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4.2 Touring supplies


This article is from the Bicycles FAQ, by Mike Iglesias with numerous contributions by others.

4.2 Touring supplies

From: Scott "gaspo" Gasparian <gaspar@inf.ethz.ch>

Recently, I asked the group: what do you bring with you on medium
trips? (medium being more than one nite, and less than a week). I
received some excellent replies, a few great stories, and lots of things
that I never would have thought of. (at least not until I needed that
spare spoke that is).

Ok, for all of you who don't know what to bring with you on that
next medium trip...

Here, just whatever you normally consume. If you plan on
staying in a hotel/B&B, then obviously 1 day's worth is enough.
Standard things like power-bars and drink mixes should do the trick.
Since I'm not going to BFE, I have no idea what to pack for a real
"camp-out" type tour. This subject is enough for a discussion in
itself, but I just eat what I want.

Almost everybody suggested something different, rangin from hi-
tech bodysuits to cutoffs and T-shirts. However, everybody agreed on the
indispensibleness (tm) of rain gear. Specifically, light waterproof
pants and jacket are not only good for staying dry, but have a very high
warmth/weight ratio.
A spare change of skivies, and a pair of dry socks were also
highly recomended. A pair of jeans or a "smushable outfit" can come in
handy, but I usually smell so bad after a day of riding that anybody who is
talking to me doesn't care what I wear. If it might be non-warm, a
watch-cap or other non-helmet type hat can help.

Outside of the standard band-aids/antiseptic-goop bit, sunscreen
and bug-away topped the lists. Asprin or Ibuprofen and rolaids were
mentioned, but I guess thats a personal thing, just like...

I stick with: soap, toothbrush/paste, deodorant. That covers
all I need, but everybody has different needs, and I'm not even gonna
touch the "personal hygeine" stuff. A razor is handy too, it can help
keep that road-rash dressing from ripping all your remaining hair out.

I'll put the tent/pit stuff into this category. Robyn Stewart
gave an excellent testamony to the uses of rope and tarps. A piece of
rope stretched between two trees can keep the food above the
critter-level, and can also provide a rudimentary tent with the aid of
an old shower-curtain. Again, there is a whole area of discussion here
on the pits and mattresses, but if it keeps you warm and dry, it works.

Basically, this could be split into two different classes, with
things like tire-kit being in the "fix it yourself" category, and other
stuff like a chain remover tool is in the "how far will I be from
civilization" range. This was what I really wanted to know about when I
posted my request, so a little more info than the first groups.

Most of this depends upon how much work _YOU_ do to your velo. If
replacing spokes is trivial to you, then you already know what tools to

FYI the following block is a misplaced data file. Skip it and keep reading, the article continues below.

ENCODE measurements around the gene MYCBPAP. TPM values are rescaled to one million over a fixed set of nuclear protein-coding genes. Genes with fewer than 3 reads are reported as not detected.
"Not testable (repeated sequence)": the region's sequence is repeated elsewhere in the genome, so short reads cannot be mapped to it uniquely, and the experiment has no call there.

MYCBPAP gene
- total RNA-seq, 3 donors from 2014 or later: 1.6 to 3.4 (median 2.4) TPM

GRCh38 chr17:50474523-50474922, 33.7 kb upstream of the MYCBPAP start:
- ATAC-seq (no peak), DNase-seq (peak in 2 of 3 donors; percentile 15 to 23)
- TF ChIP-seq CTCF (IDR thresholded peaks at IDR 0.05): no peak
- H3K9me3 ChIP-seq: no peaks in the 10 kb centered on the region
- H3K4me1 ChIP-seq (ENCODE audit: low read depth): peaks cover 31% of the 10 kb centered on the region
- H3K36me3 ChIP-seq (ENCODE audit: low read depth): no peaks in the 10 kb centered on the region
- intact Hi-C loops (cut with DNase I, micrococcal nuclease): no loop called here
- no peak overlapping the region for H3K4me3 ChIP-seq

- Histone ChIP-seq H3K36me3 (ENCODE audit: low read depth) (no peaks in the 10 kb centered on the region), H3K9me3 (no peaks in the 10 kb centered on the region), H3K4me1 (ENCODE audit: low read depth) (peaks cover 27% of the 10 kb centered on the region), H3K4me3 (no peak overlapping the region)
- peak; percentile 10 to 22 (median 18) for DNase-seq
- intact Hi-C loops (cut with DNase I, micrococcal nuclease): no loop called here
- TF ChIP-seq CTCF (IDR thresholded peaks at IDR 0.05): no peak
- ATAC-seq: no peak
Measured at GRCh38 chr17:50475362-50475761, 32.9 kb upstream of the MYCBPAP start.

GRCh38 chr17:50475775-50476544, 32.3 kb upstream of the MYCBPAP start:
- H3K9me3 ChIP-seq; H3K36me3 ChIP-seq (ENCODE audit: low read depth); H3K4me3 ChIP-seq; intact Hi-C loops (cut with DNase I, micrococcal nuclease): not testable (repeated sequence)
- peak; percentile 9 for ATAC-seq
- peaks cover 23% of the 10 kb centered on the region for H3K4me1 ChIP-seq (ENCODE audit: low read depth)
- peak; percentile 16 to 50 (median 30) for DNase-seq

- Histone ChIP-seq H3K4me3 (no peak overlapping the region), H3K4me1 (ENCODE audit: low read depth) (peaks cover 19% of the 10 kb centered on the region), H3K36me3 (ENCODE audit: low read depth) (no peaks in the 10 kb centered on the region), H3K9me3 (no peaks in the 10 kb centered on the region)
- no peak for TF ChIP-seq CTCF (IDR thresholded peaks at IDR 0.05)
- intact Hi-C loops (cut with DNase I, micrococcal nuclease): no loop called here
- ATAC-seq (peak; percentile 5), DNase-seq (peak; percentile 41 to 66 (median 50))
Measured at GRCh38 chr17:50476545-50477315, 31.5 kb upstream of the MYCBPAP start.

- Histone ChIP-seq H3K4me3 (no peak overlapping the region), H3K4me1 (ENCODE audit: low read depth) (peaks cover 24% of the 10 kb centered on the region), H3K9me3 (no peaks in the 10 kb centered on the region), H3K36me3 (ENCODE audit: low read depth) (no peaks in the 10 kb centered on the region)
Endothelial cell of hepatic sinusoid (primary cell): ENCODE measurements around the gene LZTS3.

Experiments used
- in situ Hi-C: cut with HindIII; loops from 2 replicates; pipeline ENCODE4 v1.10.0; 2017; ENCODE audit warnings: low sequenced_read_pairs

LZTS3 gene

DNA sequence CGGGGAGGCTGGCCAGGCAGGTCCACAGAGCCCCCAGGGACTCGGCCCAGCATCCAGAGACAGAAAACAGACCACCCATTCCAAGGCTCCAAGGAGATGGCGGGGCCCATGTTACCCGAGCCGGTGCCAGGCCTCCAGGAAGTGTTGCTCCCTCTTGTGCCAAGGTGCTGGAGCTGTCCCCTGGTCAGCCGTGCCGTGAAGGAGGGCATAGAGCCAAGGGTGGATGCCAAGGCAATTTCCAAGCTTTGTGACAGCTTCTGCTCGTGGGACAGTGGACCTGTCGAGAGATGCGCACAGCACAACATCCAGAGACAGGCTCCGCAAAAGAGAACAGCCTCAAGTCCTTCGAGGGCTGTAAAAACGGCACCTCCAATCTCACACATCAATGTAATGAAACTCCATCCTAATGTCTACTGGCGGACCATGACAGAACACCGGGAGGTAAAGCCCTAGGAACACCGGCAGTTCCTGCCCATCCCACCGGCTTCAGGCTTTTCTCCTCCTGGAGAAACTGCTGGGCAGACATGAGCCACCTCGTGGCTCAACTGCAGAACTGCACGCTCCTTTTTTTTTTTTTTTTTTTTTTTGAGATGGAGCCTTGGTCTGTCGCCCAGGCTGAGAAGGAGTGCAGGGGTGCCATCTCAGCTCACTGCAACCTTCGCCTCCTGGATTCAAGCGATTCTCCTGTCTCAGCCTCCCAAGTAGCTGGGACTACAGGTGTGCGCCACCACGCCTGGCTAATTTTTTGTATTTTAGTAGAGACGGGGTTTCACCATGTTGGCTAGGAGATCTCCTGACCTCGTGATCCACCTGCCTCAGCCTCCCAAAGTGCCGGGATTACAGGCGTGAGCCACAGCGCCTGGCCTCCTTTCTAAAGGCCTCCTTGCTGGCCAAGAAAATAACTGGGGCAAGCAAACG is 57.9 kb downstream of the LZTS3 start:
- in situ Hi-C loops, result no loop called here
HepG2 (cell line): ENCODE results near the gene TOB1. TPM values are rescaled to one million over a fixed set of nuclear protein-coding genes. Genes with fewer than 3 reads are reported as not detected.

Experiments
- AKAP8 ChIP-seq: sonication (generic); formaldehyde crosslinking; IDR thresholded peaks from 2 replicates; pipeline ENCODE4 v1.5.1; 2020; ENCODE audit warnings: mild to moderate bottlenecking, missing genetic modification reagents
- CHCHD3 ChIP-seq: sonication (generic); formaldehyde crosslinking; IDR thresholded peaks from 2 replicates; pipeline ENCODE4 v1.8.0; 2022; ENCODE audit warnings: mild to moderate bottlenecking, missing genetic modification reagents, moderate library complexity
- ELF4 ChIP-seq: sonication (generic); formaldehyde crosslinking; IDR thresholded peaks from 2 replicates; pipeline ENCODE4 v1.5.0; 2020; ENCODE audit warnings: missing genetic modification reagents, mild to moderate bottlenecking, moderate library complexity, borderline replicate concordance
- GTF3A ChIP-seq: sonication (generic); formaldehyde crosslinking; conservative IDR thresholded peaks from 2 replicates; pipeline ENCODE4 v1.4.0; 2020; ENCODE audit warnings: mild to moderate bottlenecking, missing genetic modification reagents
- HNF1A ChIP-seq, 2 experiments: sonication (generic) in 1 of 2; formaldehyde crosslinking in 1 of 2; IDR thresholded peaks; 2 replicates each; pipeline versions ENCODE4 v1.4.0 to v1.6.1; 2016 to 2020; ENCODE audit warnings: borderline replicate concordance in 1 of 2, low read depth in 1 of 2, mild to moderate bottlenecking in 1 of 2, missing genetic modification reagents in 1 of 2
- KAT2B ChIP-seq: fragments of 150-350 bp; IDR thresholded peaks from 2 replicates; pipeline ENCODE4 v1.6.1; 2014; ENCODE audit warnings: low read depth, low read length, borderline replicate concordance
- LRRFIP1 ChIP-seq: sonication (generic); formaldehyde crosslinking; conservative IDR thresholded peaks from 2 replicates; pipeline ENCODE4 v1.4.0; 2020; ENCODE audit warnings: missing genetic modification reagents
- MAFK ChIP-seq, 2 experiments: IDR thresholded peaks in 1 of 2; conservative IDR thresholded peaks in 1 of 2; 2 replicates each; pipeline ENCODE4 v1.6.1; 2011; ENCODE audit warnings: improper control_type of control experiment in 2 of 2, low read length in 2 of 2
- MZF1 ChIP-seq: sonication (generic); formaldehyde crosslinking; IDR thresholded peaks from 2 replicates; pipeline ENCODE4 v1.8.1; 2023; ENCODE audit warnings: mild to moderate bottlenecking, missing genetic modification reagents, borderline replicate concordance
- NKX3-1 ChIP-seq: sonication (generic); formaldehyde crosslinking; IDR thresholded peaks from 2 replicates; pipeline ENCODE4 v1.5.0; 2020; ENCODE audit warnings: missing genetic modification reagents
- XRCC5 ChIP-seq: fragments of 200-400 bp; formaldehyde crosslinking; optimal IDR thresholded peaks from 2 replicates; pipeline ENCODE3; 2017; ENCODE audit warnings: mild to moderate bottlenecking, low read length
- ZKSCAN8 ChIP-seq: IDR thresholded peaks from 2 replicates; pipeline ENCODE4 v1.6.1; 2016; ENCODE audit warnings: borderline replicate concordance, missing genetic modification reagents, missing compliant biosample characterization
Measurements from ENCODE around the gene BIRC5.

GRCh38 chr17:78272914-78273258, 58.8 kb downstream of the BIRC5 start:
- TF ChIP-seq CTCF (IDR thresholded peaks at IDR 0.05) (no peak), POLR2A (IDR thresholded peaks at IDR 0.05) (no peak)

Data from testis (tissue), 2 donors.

bring. Also, wrenches and screwdrivers are very velo dependent: handy
sizes for a MTB might be useless for a nice racer, and vice-versa. Tools
that tune more than repair are also an individual call. I always carry
a hex-wrench that fits my brake-shoe adjustment bolt, but never the larger
one that actually removes the entire caliper.

pressure gauge
flat kit
wrenches (sizes and type for your velo)
hex(allen)-wrenches (sizes and type for your velo)
chain tool
chain links
tire levers (plastic)
spoke wrench
safety wire
duct tape
zip ties

Again, these fall into "distance from civilization" categories.
For example, that nut that connects your front mudguard to the forks
is essential, but could be fixed with the safety wire until you find a
velo-shop/store that might have a replacement. Then again, one little
nut is easy on space/weight, and it may be hard to get a replacement if
your velos measurements are non-standard. If you have a hard-time
finding a replacement for that random part at your local store, bring
one with you.

inner tubes
brake shoes
light bulbs
spokes (labeled if different, tied to the frame)
nuts and bolts for rack/fenders/etc.
tire (if you're _really_ out there)
toe-clip strap
cable (especially if yours are longer than normal).
cable housing (for the shimano special shifter ones)

Here are some of the better inside tips that I found both
humorous and usefull....

mjohnsto@shearson.com (Mike Johnston)
A sock (to keep tools inside and for keeping grease off my hands
during rear wheel flats)

s_kbca@dante.lbl.gov (Steve Kromer)
The most important article to take along on a long ride
seems to be faith.

chris@wg.estec.esa.nl (chris rouch)
15cm of old tyre

Robyn Stewart <slais02@unixg.ubc.ca>
Enough money to get Greyhound home if something goes terribly wrong.

bungie cords - you never know when you might want to get that
set of six beer mugs as a souvenir and transport it on the
back of your bike.

cathyf@is.rice.edu (Catherine Anne Foulston)
ZAP Sport Towel. I think it is really useful because you can
get it wet and it still dries you.


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